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Palo Alto to cut gas rates, cut back fund transfers

Original post made on Mar 5, 2009

Faced with pubic outrage and criticism from its own Utilities Advisory Commission (UAC), Palo Alto has scaled back plans to hike utility rates and revised its method for transferring money from the Utilities Department to the city's general fund.

Read the full story here Web Link posted Thursday, March 5, 2009, 8:27 AM

Comments (36)

Posted by W. Smith
a resident of Palo Alto Orchards
on Mar 5, 2009 at 10:37 am

The administrative services director, Lalo Perez, wants the city to "get a consistent, transparent, and easily calculated rate of return on its (utility) investment..."

Wouldn't we ALL like that! Unfortunately, it is in the nature of most investments NOT to provide a consistent rate of return - especially in uncertain economic times. As Mr/Ms Perez taken a look at the stock market in the past six months? Exactly WHO has been getting a consistent rate of return on his/her investments???

"Insuring a consistent rate of return" means milking the ratepayers to fund the city's inflated budget which Keene seems to feel is so sacred. ("It's us.") Is that why our gas rates are 38% higher than neighboring communities with PG&E? This is outgrageous! And kudos to Dick Rosenbajum for calling a spade a spade.


Posted by Anna
a resident of Downtown North
on Mar 5, 2009 at 10:58 am

The entire concept of a "Rate of Return" when applied to the Palo Alto Utilities operation is nonsense.

We - the residents of PA - are the ultimate owners of PAU. We - the same residents - are also the ratepayers for PAU services. The only way we as residents see a "return" on our Utility investment is if we are charged more than it costs to supply utility services to us as ratepayers.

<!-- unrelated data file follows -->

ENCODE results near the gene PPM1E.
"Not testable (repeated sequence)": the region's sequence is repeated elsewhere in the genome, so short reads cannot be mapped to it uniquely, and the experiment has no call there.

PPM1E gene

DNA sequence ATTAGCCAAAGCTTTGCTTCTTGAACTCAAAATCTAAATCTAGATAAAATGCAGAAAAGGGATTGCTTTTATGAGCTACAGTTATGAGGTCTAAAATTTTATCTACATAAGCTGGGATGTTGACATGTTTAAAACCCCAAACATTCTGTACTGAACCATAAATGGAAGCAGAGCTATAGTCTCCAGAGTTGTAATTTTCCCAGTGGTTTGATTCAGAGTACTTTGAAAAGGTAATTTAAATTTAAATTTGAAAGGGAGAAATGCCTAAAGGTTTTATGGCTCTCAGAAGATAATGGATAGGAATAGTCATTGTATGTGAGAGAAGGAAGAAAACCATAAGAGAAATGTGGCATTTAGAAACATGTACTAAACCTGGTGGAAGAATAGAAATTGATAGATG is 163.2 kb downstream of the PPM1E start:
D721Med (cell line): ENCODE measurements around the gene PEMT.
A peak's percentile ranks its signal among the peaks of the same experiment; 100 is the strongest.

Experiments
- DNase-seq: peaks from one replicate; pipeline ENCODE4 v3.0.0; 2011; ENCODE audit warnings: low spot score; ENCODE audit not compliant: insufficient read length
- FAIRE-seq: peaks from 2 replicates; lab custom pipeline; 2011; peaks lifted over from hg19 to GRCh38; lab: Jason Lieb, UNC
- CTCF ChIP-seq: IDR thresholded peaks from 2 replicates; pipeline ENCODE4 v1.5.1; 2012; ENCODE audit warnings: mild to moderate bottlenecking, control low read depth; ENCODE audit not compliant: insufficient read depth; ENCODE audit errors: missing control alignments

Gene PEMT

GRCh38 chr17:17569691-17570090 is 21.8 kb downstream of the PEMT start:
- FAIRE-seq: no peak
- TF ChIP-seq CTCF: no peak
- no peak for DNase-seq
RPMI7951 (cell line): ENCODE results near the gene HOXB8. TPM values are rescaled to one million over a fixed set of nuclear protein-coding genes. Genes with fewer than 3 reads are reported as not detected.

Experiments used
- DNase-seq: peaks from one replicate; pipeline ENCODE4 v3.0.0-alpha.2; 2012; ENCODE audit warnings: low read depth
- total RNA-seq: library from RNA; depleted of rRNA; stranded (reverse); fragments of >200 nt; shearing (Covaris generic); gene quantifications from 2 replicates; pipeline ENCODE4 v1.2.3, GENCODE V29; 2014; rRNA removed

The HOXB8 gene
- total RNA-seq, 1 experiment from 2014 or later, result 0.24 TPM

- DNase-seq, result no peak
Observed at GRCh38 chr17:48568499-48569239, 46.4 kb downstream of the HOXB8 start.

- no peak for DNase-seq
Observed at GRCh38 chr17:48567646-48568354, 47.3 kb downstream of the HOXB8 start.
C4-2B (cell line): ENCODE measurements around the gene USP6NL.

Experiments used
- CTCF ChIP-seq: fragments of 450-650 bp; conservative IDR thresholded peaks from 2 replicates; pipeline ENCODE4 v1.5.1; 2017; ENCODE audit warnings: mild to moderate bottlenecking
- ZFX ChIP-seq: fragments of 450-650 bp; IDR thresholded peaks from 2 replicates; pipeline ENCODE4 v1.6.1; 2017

The whole "rate of return" is a scheme to take money out of our pockets as ratepayers and then to transfer it to the general fund to be spent the same way as all other revenues the general fund receives. That is, it's functionally equivalent to a tax.

The city could get the same revenues it gets now by lowering utility rates to cover only the cost of providing them, and by raising taxes on us to make up the difference. This would be a more clear and open way of extracting money from us to pay city salaries and pensions. It would also be more honest - which is exactly why it doesn't happen.


Posted by common sense
a resident of Midtown
on Mar 5, 2009 at 11:26 am

""The bottom line is we're not trying to balance the general fund by using the transfer," Perez said. "If we wanted to balance that, we'd come back with a number to match that."

Lalo is being not being up front on how the city trying to solve the $8 million deficit:

They originally wanted to raise the transfers from utilities by $4 million,

And a proposed business license tax of $4.4 million

Net is $8.4 million in new taxes. And how much is the deficit: $8 million.

And how much is the city reducing it's spending in these tough economic times: $0.

Most residents in these tough times are watching their spending, and cutting back on what they spend on. It appears the city doesn't feel they have to do the same.


Posted by YouShouldKnow
a resident of Old Palo Alto
on Mar 5, 2009 at 11:30 am

"Instead, they decided to leave the question of electricity rates in 2010 to staff and the City Council."

Oh great, THEM again. The nefarious out of touch with reality City Council. This decision is pretty much tantamount to asking a trophy wife clutching her husbands Centurian Card at Neimans to stay under budget.


Posted by Resident
a resident of Adobe-Meadow
on Mar 5, 2009 at 11:32 am

They want to raise electricity rates so we can have lower rates later? When later, no time frame? What kind of illogical reasoning is this? We pay more now so we can lose out on the interest or other types of living arrangements we can make now so that later on we have less money to spend?

Idiots, the lot of them. I'm glad I cancelled my Palo Alto Green.


Posted by jardins
a resident of Midtown
on Mar 5, 2009 at 11:46 am

Time to abolish the Utilities Department--it's not serving its original purpose, which was to keep all rates lower for Palo Alto residents than PG&E.

I'm sick of taxpayers' money being used to cover shortfalls elsewhere in the city--shortfalls often caused by council decisions to spend money on total un-necessities, such as remodeling Lytton Plaza, redoing the landscaping in Hoover Park beyond the needed drainage work, setting up the Destination Palo Alto bureau, appointing a consultant for half a million dollars to tell us which garbage company to use next, etc. etc.